Negotiations mark a new phase in the battle for Libya, with village elders, imams and tribal leaders meeting unofficially to find a way to convince militias to surrender without the kind of bloodshed that marked the first six months of the civil war.
As NTC fighters close in on Bani Walid, 'under the table' talks underway
AN NAWFILIYAH, LIBYA // Under the midday sun in this desert town on the front line between pro-Qaddafi forces and the National Transitional Council army, lorries full of NTC fighters arrived to pray alongside residents at the whitewashed mosque.
Only liberated from loyalist soldiers four days earlier, there was a celebratory closeness between the two groups. A young fighter distributed sweets to children. As the imam finished his sermon, he invoked holy vengeance on Colonel Muammar Qaddafi's regime.
"May God defeat Qaddafi," his voice boomed. "And show him what he has done to us."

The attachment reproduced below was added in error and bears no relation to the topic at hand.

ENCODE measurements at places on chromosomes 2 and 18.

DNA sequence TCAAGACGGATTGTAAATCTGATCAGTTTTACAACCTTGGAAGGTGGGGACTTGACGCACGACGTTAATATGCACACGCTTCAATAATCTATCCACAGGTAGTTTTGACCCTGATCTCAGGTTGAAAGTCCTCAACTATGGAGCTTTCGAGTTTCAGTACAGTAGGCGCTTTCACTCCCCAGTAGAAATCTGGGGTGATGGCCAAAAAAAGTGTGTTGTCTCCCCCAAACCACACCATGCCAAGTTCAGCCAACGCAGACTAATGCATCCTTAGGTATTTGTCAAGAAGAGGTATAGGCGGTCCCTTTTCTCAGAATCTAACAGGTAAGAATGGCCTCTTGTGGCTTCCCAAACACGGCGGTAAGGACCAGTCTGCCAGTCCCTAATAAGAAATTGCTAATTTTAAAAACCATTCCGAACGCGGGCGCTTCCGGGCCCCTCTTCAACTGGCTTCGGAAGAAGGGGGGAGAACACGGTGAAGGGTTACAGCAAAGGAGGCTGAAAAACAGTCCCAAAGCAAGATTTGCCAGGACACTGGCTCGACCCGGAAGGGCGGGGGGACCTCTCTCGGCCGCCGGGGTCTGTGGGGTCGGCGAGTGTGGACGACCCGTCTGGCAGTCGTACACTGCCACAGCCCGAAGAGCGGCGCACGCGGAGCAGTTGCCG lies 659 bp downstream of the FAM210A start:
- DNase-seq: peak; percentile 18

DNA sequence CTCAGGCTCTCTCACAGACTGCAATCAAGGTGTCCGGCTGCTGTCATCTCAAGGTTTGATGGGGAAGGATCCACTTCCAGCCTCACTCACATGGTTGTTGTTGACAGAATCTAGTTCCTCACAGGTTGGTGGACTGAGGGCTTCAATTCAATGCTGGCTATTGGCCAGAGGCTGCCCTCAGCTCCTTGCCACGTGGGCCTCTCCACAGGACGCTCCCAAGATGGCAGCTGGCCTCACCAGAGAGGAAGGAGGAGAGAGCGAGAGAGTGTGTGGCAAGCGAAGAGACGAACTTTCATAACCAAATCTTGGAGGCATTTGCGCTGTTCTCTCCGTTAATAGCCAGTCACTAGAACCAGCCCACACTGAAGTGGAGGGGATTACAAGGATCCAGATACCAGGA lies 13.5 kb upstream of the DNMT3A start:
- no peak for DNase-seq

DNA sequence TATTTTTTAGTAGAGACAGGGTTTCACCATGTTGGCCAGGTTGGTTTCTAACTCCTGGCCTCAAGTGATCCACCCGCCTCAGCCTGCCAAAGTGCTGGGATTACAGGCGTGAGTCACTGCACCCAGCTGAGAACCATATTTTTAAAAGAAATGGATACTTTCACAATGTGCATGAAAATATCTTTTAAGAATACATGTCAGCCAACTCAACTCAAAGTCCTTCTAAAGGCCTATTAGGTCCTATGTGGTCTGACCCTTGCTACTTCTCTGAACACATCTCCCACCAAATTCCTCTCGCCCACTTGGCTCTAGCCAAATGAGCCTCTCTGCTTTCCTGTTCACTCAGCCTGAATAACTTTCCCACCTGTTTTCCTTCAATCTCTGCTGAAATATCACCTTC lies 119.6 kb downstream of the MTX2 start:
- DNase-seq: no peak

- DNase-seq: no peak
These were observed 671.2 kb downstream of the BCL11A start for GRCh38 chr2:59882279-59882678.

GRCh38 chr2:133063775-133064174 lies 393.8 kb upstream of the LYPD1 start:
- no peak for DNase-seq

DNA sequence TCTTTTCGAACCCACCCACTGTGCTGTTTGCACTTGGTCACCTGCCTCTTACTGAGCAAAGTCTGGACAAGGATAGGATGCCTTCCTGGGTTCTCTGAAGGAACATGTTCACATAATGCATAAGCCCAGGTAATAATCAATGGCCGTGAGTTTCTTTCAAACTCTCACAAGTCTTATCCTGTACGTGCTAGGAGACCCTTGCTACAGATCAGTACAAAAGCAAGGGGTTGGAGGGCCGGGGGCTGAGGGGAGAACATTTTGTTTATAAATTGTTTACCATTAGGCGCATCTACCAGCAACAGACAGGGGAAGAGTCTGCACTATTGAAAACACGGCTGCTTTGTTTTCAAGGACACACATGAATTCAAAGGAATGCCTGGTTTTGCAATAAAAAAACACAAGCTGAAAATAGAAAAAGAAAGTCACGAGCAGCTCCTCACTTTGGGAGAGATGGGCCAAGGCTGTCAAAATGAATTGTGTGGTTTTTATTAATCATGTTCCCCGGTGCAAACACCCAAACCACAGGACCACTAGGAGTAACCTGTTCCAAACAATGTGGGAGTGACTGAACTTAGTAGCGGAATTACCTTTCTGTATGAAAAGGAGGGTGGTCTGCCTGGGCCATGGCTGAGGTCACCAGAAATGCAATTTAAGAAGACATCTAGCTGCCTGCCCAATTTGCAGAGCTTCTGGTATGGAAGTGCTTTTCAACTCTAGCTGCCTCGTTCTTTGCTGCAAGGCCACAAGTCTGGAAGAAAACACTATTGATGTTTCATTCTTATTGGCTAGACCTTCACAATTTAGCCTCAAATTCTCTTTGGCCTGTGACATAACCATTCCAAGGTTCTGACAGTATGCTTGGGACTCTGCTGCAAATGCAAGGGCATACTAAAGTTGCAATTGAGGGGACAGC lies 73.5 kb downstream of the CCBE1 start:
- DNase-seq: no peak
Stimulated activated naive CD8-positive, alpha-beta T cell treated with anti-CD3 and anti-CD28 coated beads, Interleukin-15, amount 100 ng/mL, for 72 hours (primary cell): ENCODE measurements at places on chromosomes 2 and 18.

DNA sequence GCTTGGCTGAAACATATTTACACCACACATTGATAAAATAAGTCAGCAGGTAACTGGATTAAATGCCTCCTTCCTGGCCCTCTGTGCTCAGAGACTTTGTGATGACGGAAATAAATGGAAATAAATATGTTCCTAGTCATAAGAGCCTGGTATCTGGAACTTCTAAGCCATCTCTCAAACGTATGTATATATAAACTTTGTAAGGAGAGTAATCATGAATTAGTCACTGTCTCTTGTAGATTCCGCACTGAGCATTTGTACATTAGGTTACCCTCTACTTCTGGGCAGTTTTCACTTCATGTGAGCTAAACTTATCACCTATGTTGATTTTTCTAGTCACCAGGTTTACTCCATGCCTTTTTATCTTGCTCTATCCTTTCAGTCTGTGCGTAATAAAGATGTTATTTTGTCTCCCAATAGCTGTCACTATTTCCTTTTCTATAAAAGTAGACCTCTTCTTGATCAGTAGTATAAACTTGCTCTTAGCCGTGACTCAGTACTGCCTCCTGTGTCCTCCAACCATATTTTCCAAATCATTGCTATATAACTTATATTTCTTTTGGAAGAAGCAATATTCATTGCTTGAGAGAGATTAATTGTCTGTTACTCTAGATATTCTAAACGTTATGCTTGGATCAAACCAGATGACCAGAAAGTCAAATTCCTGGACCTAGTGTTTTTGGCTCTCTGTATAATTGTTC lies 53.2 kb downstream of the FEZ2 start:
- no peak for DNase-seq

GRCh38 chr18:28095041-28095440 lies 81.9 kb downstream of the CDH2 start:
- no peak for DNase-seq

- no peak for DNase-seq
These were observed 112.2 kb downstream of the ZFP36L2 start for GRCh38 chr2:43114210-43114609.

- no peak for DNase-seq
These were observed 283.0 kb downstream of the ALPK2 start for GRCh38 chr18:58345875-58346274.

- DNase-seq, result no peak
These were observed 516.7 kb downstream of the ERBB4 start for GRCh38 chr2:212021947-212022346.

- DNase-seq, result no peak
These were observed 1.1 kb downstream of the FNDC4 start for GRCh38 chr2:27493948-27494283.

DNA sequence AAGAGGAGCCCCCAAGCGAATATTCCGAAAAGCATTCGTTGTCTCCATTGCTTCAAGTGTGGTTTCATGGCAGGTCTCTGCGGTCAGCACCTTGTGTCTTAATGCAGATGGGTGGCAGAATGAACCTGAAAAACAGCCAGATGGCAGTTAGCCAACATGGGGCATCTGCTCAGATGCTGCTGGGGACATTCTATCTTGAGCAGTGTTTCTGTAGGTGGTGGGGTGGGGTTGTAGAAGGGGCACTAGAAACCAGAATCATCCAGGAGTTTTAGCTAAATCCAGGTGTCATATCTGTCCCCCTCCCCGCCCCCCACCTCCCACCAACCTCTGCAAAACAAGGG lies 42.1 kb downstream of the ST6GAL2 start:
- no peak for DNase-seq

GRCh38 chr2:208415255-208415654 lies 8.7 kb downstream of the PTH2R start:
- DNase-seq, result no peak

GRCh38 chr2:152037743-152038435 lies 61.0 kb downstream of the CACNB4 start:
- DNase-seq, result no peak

Yesterday, NTC forces increased pressure on the last remaining Qaddafi strongholds, moving up the deadline to noon today for the city of Bani Walid to surrender. "Either they raise the white flag ... or the fighting begins," the NTC commander, Abdulrazzak Naduri, told Agence France-Presse.
Meanwhile in An Nawfiliyah, only 30 kilometres up the road towards Col Qaddafi's hometown of Sirte, informal negotiations were under way for loyalists and local militias to throw down their weapons and recognise the NTC government that swept into Tripoli two weeks ago and declared itself the rightful steward of Libya.
These negotiations mark a new phase in the battle for the country, with village elders, imams and tribal leaders meeting "unofficially" to find a way to convince militias to surrender without the kind of bloodshed that marked the first six months of the civil war.
"God willing, I think we will finish this without fighting," General Dawoud Issa Al Maghrebi, the commander of a brigade from Ajdabia, said outside the An Nawfiliyah mosque. He described negotiations as being "under the table" with villages and towns along the way to Sirte.
"We want to make sure that no civilians are hurt," he said. "Those are Libyans in those towns."